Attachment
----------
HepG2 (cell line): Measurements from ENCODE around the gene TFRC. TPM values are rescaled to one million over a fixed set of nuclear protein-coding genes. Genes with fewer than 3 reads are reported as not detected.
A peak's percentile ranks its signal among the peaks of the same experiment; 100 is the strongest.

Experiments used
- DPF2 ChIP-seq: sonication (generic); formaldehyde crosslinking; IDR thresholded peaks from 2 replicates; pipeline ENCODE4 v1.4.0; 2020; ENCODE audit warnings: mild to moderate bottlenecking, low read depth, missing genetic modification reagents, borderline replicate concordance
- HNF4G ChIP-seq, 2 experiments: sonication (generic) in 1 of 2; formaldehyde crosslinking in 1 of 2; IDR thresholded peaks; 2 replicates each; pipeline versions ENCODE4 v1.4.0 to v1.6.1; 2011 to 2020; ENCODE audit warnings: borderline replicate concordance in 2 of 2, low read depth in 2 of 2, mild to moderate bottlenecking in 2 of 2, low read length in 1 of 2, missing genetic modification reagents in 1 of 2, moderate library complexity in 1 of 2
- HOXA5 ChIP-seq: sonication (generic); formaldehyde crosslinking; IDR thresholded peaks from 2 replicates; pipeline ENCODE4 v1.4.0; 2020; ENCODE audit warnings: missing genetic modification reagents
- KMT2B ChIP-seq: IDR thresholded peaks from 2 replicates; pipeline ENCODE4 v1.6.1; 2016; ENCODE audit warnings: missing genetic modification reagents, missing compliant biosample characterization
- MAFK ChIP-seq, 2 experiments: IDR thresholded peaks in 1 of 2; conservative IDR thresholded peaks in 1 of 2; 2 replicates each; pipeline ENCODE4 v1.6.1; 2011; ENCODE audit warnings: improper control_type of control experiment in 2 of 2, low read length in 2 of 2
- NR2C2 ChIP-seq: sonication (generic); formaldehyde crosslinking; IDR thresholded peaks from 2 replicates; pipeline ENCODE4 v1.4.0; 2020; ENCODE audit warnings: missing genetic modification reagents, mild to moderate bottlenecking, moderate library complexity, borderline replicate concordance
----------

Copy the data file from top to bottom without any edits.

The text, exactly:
HepG2 (cell line): Measurements from ENCODE around the gene TFRC. TPM values are rescaled to one million over a fixed set of nuclear protein-coding genes. Genes with fewer than 3 reads are reported as not detected.
A peak's percentile ranks its signal among the peaks of the same experiment; 100 is the strongest.

Experiments used
- DPF2 ChIP-seq: sonication (generic); formaldehyde crosslinking; IDR thresholded peaks from 2 replicates; pipeline ENCODE4 v1.4.0; 2020; ENCODE audit warnings: mild to moderate bottlenecking, low read depth, missing genetic modification reagents, borderline replicate concordance
- HNF4G ChIP-seq, 2 experiments: sonication (generic) in 1 of 2; formaldehyde crosslinking in 1 of 2; IDR thresholded peaks; 2 replicates each; pipeline versions ENCODE4 v1.4.0 to v1.6.1; 2011 to 2020; ENCODE audit warnings: borderline replicate concordance in 2 of 2, low read depth in 2 of 2, mild to moderate bottlenecking in 2 of 2, low read length in 1 of 2, missing genetic modification reagents in 1 of 2, moderate library complexity in 1 of 2
- HOXA5 ChIP-seq: sonication (generic); formaldehyde crosslinking; IDR thresholded peaks from 2 replicates; pipeline ENCODE4 v1.4.0; 2020; ENCODE audit warnings: missing genetic modification reagents
- KMT2B ChIP-seq: IDR thresholded peaks from 2 replicates; pipeline ENCODE4 v1.6.1; 2016; ENCODE audit warnings: missing genetic modification reagents, missing compliant biosample characterization
- MAFK ChIP-seq, 2 experiments: IDR thresholded peaks in 1 of 2; conservative IDR thresholded peaks in 1 of 2; 2 replicates each; pipeline ENCODE4 v1.6.1; 2011; ENCODE audit warnings: improper control_type of control experiment in 2 of 2, low read length in 2 of 2
- NR2C2 ChIP-seq: sonication (generic); formaldehyde crosslinking; IDR thresholded peaks from 2 replicates; pipeline ENCODE4 v1.4.0; 2020; ENCODE audit warnings: missing genetic modification reagents, mild to moderate bottlenecking, moderate library complexity, borderline replicate concordance